3rd Part in a Series of 3 (DENR in mock Battle for Manila Bay rehab?)
This is one of the reports in a series produced by Bulatlat.com with the Asia-Pacific Forum on Women, Law and Development (APWLD) Media Fellowship. The series aims to report on linkages between gender, ecological conflicts and climate change.
“If anyone had rights over the Manila Bay, it is the Filipino people, and if it is to serve any purpose, it should be for the benefit of the general population, and not an elite few.” — Makabayan lawmakers
By MARYA SALAMAT
MANILA — Bucking threats from local government leaders and intermittent military “visibility” in their communities, members of the fisherfolk communities in Bulacan have protested the proposed reclamation affecting their homes and fishing grounds. “Buo sa isip ko, kaya namin lumaban (I’m entirely sure in my mind that we can oppose this),” fisherwoman and spokesperson of Network Opposed to Reclamation in Bulacan Monica Anastacio, 63, told Bulatlat in Filipino.
They have questioned since last year what they considered as initial steps to reclamation, the massive cutting of mangrove trees serving San Miguel Corporation’s proposal to do away with their communities and build an international airport on today’s river and villages. Despite the support to this project by their local government officials, they organized a Network Opposed to the Aerotropolis and Reclamation in Bulacan on October 2018.
With support of their fishermen, the women comprised the network’s unanimous choice as spokespersons to help convene the rest of the affected villagers for the defense of the bay, and to represent them as well in dialogues or forum in the mainland. They launched the campaign to #SaveTaliptip in early 2018.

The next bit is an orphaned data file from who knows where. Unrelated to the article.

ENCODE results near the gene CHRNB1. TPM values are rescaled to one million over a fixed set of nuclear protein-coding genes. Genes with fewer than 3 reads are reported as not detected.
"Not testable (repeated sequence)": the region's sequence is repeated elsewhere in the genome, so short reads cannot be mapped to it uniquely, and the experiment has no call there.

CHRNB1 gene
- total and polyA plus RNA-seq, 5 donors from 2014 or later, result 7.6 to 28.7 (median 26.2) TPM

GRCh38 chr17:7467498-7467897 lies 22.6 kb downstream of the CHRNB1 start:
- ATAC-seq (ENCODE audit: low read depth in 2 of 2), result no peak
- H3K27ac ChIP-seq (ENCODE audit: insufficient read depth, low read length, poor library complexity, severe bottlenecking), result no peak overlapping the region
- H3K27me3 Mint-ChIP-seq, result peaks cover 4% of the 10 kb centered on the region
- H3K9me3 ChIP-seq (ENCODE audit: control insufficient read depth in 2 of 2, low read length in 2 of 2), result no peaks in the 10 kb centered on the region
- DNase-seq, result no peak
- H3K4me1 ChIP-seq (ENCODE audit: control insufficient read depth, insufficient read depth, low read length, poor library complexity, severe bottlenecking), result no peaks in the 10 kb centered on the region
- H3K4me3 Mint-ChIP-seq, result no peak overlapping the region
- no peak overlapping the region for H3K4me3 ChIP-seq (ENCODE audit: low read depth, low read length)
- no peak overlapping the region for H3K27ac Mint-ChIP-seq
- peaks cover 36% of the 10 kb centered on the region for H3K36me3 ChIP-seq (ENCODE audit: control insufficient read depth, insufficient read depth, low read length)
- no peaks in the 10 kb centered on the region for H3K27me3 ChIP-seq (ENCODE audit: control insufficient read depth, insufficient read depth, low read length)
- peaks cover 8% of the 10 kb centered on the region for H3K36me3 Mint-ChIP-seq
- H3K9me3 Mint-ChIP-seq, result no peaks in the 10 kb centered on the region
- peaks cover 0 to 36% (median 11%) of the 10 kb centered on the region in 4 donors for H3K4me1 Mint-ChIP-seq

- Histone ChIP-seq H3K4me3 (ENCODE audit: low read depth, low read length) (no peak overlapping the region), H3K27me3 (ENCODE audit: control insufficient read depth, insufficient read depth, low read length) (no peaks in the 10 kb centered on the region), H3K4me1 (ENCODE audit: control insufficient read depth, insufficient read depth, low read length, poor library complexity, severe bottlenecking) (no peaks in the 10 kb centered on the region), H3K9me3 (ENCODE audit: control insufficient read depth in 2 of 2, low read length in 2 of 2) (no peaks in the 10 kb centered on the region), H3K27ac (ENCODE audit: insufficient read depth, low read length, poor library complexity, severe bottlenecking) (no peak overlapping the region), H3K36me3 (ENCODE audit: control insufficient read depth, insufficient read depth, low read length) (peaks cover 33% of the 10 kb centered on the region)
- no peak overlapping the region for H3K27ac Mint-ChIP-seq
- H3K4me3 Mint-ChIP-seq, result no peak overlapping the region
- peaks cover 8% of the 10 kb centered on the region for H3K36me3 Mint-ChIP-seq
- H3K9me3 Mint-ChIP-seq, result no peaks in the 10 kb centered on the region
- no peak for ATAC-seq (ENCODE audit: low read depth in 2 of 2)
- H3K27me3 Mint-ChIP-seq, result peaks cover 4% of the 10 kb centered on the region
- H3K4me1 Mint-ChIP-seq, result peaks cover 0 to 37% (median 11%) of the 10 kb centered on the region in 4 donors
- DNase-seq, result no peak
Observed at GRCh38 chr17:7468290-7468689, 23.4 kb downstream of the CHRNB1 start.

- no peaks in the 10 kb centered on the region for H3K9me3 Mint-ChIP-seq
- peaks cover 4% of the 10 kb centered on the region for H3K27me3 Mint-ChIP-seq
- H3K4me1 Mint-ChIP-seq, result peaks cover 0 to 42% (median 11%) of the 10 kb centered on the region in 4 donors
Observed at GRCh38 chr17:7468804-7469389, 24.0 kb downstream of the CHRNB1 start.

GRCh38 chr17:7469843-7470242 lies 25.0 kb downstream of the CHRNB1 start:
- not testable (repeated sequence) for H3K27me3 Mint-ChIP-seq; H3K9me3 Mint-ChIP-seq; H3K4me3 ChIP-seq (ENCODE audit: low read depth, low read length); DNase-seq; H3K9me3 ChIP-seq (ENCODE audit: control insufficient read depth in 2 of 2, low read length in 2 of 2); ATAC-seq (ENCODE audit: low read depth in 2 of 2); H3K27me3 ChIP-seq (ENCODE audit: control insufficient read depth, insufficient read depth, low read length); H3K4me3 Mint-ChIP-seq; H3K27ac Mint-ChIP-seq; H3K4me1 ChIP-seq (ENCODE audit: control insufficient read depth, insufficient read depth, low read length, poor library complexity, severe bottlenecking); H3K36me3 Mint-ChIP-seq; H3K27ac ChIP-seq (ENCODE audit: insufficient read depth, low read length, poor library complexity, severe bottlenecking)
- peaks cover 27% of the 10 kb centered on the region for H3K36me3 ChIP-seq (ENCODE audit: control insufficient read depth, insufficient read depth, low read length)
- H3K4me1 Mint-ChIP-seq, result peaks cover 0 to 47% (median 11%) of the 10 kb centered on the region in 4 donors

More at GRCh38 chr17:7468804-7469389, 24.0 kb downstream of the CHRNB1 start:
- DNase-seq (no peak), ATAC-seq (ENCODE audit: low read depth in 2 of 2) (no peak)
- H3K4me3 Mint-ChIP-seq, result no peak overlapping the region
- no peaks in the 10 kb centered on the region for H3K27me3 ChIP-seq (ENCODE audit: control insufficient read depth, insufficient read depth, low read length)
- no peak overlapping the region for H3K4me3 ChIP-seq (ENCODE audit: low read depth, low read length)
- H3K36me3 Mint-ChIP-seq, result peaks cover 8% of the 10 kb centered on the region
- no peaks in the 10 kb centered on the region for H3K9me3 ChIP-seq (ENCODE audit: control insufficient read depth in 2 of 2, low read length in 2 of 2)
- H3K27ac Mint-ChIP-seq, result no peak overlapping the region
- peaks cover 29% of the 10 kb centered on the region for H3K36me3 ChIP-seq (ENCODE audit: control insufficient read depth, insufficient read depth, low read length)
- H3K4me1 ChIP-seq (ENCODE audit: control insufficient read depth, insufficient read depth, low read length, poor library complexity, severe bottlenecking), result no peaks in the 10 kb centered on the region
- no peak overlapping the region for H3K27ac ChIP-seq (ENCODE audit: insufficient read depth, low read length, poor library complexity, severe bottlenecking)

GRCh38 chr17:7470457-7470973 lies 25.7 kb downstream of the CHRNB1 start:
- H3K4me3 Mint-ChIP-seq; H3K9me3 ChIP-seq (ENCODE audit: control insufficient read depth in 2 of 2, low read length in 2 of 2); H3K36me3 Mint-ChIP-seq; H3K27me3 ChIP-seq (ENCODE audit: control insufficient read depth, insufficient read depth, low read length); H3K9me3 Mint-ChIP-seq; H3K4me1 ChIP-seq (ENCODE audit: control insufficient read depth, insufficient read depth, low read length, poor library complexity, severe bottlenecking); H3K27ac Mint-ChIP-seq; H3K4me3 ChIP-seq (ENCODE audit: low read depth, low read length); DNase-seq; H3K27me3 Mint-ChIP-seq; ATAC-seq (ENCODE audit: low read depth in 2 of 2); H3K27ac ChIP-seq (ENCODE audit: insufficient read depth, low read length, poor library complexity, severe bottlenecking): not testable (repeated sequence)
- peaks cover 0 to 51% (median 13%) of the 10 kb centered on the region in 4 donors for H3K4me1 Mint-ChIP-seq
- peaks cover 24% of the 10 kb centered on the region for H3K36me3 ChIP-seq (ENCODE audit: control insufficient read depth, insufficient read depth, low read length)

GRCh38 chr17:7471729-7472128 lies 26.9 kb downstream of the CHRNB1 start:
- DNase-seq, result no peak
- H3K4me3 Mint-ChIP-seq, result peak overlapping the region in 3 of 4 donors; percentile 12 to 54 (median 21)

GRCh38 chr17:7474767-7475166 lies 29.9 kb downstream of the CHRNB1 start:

Supported by the multisectoral Alyansa para sa Pagtatanggol ng Kabuhayan, Paninirahan at Kalikasan sa Manila Bay (AKAP KA-Manila Bay), the Bulacan fisherfolk launched a petition against reclamation since late 2018.�� They sent delegations to various pickets and dialogues held at the national headquarters of the Department of Environment and Natural Resources (DENR). They spoke at peoples’ conferences on climate change, on land use and food security.
“Malaking kawalan sa lahat pag pumayag tayo tabunan,” (It will be a huge loss for everyone if we agree to reclamation) a priest from the Bulacan Ecumenical Forum who grew up catching fish and seafood in Taliptip told a gathering of residents in Taliptip.
The communities in Taliptip are united not just in protecting the mangroves but also in opposing moves to displace the fisherfolk in favor of a private company’s reclamation, according to Monica Anastacio, a resident of Taliptip for over 50 years. To them it is not just a call for saving their homes or sources of livelihoods for themselves. They believe other Filipinos in the mainland also stand to lose when the mangroves and the relatively affordable sources of nutritious fish and seafood are buried under concrete.
She has worked with her family in Taliptip saltbeds since she was in grade school. When the salt farms stopped operation in 1990s, she and her husband turned to fishing. The women in these coastal communities are used to working with their husbands, from the saltfarms of decades ago to today’s fishing.
While fishing is traditionally a male occupation in the Philippines, it is not uncommon to see women at work, too, setting traps (for crabs), casting nets, rowing the family’s banca, or selling the fish catch. Some women also go down to the river or out on the bay to catch fish. Some wade into the muddy, shallow loam to catch crabs. These days they add to their responsibilities of taking care of their household and family various tasks toward network-building to turn the rehabilitation of river and the bay to the people’s favor.
Their background of being saltfarmers and fisherfolk speaks of how much food the areas where they live now have contributed and could further contribute to the country’s food needs.